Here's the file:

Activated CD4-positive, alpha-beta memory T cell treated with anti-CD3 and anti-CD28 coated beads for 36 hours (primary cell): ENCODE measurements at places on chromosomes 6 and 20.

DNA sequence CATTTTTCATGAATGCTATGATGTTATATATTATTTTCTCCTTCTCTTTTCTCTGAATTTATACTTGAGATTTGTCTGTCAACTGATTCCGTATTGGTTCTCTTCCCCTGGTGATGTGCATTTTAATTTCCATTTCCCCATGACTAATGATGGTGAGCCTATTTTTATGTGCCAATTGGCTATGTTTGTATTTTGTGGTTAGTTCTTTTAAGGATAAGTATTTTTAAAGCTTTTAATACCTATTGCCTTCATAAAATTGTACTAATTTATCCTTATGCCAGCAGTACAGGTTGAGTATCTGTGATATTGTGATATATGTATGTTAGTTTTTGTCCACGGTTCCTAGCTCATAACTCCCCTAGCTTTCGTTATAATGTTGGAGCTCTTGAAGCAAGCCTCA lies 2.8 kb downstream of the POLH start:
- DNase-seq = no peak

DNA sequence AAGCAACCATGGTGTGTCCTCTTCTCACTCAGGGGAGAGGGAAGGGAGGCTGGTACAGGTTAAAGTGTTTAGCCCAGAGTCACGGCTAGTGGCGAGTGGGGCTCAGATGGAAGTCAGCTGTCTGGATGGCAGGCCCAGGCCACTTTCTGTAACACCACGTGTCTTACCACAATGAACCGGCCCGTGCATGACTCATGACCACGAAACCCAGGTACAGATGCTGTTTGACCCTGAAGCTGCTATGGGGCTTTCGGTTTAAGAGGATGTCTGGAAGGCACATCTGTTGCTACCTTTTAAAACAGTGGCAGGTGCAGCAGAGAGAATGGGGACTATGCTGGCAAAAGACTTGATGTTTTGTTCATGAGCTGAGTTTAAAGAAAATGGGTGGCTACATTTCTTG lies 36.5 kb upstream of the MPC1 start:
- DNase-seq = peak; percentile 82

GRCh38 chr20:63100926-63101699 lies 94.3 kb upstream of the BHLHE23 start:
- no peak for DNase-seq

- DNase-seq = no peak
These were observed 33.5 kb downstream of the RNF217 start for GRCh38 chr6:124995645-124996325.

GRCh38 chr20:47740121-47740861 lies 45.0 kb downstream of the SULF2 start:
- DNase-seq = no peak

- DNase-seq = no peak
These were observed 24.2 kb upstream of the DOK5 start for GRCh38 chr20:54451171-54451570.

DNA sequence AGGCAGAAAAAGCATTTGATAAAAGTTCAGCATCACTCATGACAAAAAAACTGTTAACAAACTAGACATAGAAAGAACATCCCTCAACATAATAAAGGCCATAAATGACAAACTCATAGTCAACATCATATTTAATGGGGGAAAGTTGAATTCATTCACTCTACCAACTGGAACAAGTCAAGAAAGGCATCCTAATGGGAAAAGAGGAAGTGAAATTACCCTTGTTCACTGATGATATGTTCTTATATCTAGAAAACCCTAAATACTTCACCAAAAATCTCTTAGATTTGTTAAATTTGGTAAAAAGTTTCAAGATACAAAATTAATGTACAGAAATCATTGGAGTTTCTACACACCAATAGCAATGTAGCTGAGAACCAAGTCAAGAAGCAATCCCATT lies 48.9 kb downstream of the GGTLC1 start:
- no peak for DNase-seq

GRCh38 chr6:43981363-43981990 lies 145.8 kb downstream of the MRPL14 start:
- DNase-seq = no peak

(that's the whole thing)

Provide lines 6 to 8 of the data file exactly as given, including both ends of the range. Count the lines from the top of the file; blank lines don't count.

GRCh38 chr20:63100926-63101699 lies 94.3 kb upstream of the BHLHE23 start:
- no peak for DNase-seq

- DNase-seq = no peak